So, how do New Zealand counter such a dangerous player? Probably by inviting him to play more shots. More shots, more chances of getting out. And Kiwis have a pack of bowlers who can do just that. One such bowler is Neil Wagner, who operates within his limits but has the tenacity to produce wicket-taking deliveries at will. He can let the ball talk. Often used as a first change, the left-armer will be a perfect antithesis to Rohit's flambouyance.

Ross Taylor (NZ) vs Ravichandran Ashwin (IND)

With 107 Test matches, Ross Taylor beats Ishant Sharma (101) to the most experienced player's tag as New Zealand and India enter the ICC World Test Championship final on equal footing. Both the teams will need cool heads and seasoned hands. For the Kiwis, Taylor is the guy. The 37-year-old has played many pivotal knocks in the crisis. With over 7500 Test runs with the help of 19 hundreds, Taylor knows the importance of a patient knock and also has the temerity to change the course of a match with swashbuckling innings. Indians have seen him at his bear mode in the past.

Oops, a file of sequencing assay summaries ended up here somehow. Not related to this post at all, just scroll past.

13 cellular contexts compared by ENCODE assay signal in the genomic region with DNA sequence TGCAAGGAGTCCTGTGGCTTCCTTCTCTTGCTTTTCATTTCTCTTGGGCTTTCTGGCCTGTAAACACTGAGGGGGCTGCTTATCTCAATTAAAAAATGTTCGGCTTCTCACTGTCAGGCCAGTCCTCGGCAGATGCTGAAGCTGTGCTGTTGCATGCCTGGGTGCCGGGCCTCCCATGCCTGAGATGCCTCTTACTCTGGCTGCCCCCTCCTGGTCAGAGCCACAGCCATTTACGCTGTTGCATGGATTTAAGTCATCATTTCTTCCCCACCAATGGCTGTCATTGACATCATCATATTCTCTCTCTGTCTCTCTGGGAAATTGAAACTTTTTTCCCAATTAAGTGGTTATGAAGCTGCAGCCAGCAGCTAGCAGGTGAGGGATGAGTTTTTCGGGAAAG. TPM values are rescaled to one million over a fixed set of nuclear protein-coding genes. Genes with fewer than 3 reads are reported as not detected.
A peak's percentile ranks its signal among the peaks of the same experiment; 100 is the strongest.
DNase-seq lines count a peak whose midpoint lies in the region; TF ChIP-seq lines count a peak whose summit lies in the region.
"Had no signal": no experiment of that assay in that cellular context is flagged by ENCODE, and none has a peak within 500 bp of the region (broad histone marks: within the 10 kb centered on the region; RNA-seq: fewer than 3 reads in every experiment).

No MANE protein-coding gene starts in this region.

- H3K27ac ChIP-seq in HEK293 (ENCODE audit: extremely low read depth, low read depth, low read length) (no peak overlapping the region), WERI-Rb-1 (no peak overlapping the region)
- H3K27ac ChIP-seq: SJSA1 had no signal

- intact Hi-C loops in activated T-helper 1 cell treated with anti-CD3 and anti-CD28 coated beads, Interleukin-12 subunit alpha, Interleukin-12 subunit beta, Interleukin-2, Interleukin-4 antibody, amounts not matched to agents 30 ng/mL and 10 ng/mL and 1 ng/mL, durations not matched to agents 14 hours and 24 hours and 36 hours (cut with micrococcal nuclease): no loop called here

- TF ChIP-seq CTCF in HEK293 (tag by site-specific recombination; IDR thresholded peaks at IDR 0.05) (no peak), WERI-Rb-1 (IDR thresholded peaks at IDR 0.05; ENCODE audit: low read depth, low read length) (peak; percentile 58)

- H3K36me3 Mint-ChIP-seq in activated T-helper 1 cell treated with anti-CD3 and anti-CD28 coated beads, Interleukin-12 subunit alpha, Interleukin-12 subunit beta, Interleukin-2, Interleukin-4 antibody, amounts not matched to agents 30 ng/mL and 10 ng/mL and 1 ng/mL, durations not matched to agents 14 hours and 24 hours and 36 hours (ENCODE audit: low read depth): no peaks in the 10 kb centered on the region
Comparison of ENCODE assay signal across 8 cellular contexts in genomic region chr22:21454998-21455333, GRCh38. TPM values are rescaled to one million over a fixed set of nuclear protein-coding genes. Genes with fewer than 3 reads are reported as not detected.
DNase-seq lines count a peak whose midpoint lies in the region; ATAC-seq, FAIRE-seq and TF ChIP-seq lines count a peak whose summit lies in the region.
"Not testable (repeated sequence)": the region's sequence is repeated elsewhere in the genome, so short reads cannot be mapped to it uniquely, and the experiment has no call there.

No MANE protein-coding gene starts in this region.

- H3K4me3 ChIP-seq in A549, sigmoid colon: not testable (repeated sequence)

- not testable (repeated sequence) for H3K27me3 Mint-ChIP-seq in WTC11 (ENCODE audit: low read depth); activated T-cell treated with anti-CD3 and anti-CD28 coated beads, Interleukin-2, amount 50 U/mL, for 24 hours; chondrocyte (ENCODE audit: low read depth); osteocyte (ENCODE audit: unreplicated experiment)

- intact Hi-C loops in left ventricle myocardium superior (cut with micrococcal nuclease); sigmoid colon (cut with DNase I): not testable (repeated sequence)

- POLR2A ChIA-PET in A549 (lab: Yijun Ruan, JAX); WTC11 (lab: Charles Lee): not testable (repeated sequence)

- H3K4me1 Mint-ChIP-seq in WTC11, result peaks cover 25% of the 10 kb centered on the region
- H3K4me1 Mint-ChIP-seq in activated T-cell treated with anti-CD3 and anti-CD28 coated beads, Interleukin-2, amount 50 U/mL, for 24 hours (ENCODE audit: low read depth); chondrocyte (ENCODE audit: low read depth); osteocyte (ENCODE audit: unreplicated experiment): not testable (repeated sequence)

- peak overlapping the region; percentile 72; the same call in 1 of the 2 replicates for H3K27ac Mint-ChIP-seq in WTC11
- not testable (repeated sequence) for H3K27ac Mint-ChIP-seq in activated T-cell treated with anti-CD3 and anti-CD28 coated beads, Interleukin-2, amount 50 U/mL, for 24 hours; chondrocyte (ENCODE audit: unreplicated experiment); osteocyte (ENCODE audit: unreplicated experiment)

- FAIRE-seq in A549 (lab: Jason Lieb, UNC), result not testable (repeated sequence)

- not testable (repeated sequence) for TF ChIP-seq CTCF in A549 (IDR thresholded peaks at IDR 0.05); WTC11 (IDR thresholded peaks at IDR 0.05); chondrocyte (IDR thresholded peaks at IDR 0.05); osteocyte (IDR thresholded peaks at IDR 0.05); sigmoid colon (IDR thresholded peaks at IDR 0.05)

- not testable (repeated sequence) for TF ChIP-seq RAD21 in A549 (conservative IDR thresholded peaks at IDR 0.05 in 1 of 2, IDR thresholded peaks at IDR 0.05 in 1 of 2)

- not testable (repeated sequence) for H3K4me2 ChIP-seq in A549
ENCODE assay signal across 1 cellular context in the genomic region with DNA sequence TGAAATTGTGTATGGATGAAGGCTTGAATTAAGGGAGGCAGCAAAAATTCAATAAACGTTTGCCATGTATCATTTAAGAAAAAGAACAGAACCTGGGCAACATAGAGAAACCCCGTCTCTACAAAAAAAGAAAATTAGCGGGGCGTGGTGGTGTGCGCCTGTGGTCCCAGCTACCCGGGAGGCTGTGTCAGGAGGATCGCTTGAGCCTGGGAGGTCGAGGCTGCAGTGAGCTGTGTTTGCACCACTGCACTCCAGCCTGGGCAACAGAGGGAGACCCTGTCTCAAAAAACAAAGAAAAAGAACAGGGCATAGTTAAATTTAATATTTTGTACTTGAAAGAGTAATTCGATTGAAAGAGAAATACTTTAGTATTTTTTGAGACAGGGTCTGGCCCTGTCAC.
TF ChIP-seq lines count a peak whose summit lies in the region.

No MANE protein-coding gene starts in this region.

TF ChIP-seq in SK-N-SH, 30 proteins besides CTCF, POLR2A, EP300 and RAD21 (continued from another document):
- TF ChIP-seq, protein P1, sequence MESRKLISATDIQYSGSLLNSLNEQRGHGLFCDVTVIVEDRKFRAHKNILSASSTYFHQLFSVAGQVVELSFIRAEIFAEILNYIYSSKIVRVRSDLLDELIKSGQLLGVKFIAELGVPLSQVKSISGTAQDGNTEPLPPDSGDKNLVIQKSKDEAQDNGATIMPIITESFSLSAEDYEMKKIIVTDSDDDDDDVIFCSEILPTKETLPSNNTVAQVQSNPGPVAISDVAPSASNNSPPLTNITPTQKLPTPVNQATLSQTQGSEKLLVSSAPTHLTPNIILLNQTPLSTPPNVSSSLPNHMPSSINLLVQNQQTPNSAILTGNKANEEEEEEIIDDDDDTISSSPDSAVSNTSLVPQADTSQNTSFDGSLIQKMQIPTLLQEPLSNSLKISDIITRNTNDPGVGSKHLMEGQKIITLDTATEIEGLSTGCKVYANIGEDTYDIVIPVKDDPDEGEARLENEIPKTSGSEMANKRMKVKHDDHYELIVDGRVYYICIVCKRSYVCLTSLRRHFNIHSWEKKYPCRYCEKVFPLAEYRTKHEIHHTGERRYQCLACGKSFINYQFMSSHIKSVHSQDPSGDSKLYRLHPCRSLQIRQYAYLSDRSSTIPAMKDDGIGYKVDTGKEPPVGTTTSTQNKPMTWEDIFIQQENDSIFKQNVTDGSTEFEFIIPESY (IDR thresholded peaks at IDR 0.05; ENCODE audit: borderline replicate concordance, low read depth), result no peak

Ravi Ashwin and Ross Taylor

In Ravichandran Ashwin, however, India have a bowler who can dominate Taylor. The wily offie has dismissed the Kiwi veteran five times in six Test matches. So, Ashwin knows a thing or two about Ross, the batsman. Also, with the spin coming into play fairly late, they are certain to face off again. Ashwin will be confident, as he is always. He is coming into the match as the third-highest wicket-taker in the WTC. His 67 scalps are three less than the top-wicket taker Pat Cummins. Second-placed Stuart Broad has 69. If Southampton continues to stay 'boiling hot,' then Ashwin should fancy his chances.

Then there are others like Tom Latham, Mohammed Shami, Devon Conway, Ajaz Patel, Kyle Jamieson, Rishabh Pant, BJ Watling, Shubman Gill, etc who are ready to make their mark.

Here are the squads:

India: Rohit Sharma, Shubman Gill, Cheteshwar Pujara, Virat Kohli, Ajinkya Rahane, Rishabh Pant, Ravindra Jadeja, Ravichandran Ashwin, Mohammed Shami, Jasprit Bumrah and Ishant Sharma.

New Zealand: Kane Williamson, Tom Blundell, Trent Boult, Devon Conway, Colin de Grandhomme, Matt Henry, Kyle Jamieson, Tom Latham, Henry Nicholls, Ajaz Patel, Tim Southee, Ross Taylor, Neil Wagner, BJ Watling and Will Young.